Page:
This fight will come down to whichever man can impose his game plan in the ring and make it stick.
LAS VEGAS, November 21, 2015 – Who will win Saturday’s middleweight bout between Miguel Cotto of Puerto Rico and Canelo Alvarez of Mexico?
It is a legitimate Fight of the Year candidate, a 50-50 bout between two talented fighters who both have a legitimate chance of winning. The much anticipated pay per view fight is picking up fan momentum, capped by the electric atmosphere at Friday’s weigh-in after fans waited hours in line to get in and see their champions in person.
Because of the tremendous by fans and experts alike, there is no shortage of opinions. Here’s how some of them line up:
Team Canelo: Julio Caesar Chavez, George Foreman, Paulie Malignaggi, Amir Khan, Austin Trout, Tom Loeffler, Gennady Golovkin, Antonio Margarito, Erik Morales, Dominic Verdin, Rafael Herrera, Kathy Duva, Cameron Dunkin, Kenny Adams, Joe Calzaghe, Chris Eubank Jr., Carl Froch, Shane McGuigan, Mario Lopez, Larry Merchant, Felix Trinidad, Dan Rafael, Kevin Iole, Lyle Fitzsimmons, Lance Pugmire, Brian Campbell, Steve Kim, EJ Boxing Live, Robert Littal, Orlando Salida, Robert Garcia, Ivan Calderon, Jackie Kallen Jeandra LeBeauf, Terri Moss.
If you sense the majority of experts favor Canelo Alvarez, you would be correct. Whether former boxers or boxing journalists, they lean toward Canelo Alvarez two to one. Cotto does have supporters, including a few surprises like the great Mexican champion Juan Manuel Marquez and his longtime foe, Manny Pacquiao. There is a natural divide between Mexican fans and Puerto Rico fans.
With such an evenly matched pair of opponents, there are specific keys for each to winning the fight.
Size: Cotto has admitted before he is not really a middleweights; he’s a super welterweight. Alvarez is naturally the bigger man of the two. Cotto negotiated a lower weight (a catch weight) which is still within the middleweight range to try and even the odds here.
Speed: Bigger men are naturally slower than smaller men, which would give the naturally smaller man Miguel Cotto the edge. Alvarez and his team have worked hard during their camp on Canelo’s foot and hand speed, and he appears much improved. But Cotto probably still has the edge in speed.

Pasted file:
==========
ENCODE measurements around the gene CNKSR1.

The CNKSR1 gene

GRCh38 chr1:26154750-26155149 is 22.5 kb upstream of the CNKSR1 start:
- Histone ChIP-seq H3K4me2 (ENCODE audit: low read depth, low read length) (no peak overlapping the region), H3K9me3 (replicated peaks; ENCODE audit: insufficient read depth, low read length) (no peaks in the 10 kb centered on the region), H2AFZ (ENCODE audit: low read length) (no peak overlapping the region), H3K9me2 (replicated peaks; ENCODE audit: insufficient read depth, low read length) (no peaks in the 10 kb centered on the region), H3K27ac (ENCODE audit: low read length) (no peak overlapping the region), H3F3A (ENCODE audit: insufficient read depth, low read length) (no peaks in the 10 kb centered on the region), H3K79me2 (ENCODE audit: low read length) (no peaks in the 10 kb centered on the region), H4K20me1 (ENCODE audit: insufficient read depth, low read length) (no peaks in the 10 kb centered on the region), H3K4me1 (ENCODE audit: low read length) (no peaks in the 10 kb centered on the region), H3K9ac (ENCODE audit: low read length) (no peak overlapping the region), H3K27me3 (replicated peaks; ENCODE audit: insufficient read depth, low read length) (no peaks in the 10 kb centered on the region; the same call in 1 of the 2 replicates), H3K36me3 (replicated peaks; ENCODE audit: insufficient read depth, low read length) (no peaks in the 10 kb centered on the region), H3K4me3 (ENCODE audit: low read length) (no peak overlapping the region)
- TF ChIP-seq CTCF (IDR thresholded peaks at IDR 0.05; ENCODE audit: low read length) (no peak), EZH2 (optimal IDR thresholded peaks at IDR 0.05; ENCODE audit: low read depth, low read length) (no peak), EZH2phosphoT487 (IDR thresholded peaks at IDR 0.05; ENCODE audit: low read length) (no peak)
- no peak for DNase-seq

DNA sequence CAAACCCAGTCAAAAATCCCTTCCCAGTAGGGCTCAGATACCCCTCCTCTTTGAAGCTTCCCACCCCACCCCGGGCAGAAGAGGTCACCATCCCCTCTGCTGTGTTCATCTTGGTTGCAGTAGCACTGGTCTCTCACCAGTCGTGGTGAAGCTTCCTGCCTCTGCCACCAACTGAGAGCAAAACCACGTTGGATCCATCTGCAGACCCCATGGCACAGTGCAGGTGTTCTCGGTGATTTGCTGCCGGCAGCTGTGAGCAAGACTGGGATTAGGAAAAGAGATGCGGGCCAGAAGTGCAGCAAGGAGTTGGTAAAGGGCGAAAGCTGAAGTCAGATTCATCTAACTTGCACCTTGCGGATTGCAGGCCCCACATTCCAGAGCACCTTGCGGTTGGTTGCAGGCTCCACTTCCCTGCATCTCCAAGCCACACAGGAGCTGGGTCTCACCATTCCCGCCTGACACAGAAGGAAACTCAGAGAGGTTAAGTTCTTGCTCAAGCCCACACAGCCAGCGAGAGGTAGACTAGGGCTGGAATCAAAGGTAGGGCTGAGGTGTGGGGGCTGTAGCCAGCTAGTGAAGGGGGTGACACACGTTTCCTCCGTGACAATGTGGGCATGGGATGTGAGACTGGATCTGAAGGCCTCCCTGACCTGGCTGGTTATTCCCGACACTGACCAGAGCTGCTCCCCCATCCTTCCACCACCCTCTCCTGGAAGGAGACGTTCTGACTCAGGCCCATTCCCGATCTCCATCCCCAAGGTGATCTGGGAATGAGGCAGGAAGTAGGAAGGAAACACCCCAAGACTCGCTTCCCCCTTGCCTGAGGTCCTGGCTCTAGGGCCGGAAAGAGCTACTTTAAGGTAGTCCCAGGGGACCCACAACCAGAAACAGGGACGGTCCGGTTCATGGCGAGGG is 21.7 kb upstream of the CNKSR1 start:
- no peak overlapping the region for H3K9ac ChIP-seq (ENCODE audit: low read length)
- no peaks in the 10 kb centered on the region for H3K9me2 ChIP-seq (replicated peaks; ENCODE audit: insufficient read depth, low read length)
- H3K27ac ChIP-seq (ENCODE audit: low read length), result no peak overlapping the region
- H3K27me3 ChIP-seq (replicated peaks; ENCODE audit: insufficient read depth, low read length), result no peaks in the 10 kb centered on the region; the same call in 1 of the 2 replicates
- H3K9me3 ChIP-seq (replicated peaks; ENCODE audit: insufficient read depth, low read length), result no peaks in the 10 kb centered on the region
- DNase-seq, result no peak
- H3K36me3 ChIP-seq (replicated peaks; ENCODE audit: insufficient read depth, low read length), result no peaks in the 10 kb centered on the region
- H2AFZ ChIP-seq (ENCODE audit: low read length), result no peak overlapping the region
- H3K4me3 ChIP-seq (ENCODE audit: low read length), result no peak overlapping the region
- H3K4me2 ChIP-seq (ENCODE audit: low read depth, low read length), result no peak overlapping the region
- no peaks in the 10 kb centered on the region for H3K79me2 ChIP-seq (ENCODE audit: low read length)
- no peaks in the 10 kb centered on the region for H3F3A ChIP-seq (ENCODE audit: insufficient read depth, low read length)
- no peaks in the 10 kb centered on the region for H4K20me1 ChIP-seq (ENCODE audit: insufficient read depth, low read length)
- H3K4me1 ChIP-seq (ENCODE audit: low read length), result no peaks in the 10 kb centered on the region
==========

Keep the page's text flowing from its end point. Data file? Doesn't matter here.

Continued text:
Punching power: With most opponents, this would not be an issue with Cotto. He has perfectly adequate power, especially pound for pound. Canelo is known to have superb power, and if he can unleash it, Cotto is in trouble.
Boxing Skills: Cotto is masterful at working the ring, and he has the kind of skills and experience which allow him to pace himself, and maximize the effect of his punching skills while minimizing the potential to get hit with his good defensive skills Alvarez is known as an aggressive fighter, sometimes to a fault. Has he corrected this tendency?
Experience: Although Cotto is ten years older than Alvarez, they have virtually the same number of professional fights and the same number of professional rounds in the ring. They have several common opponents, with Floyd Mayweather being the most formidable. Both lost, but Cotto looked better against Mayweather than Cotto.
Age: Boxing skills can deteriorate rapidly due to age. With his youth advantage, this goes to Alvarez. Alvarez will be the fresher fighter going into the later rounds.
Our prediction: Miguel Cotto would like to turn this into a boxing match. Canelo Alvarez prefers a hard-hitting brawl. Both must work to impose his personal vision of the fight on his opponent. It will come down to who is more disciplined sticking to the plan and how skilled he is executing it. Neither boxer can operate in a vacuum; getting his opponent to “go along” and fight in a way that is against his style is a key to victory.
Cotto needs to stay mobile, move in, strike, move out, and repeat. Canelo needs to cut off the ring, get Cotto in front of him and keeping him there so he can hit him. Cotto cannot brawl toe to toe; Canelo cannot box at long range.
Canelo is the bigger man, but his recent training shows that his speed is greatly improved. He has learned a great deal from his bouts against Floyd Mayweather and Erislandy Lara, two boxers with superior defensive skills. He should be able to chase down Cotto and force him to stand and trade. Once he does, the fight should be his. It will take several rounds to do it. There may not be a stoppage; if there is, it will not come from a single knockout, but an accumulation of damage.
We call the fight for Canelo Alvarez by stoppage in the tenth round or later.
Cotto vs. Canelo airs on HBO Boxing Pay Pay View, with three undercard bouts starting at 9 p.m. ET/6 p.m. PT.
Gayle Lynn Falkenthal, APR, is President/Owner of the Falcon Valley Group in San Diego, California. She is also a serious boxing fan covering the Sweet Science for Communities. Read more Ringside Seat in Communities Digital News. Follow Gayle on Facebook and on Twitter @PRProSanDiego.
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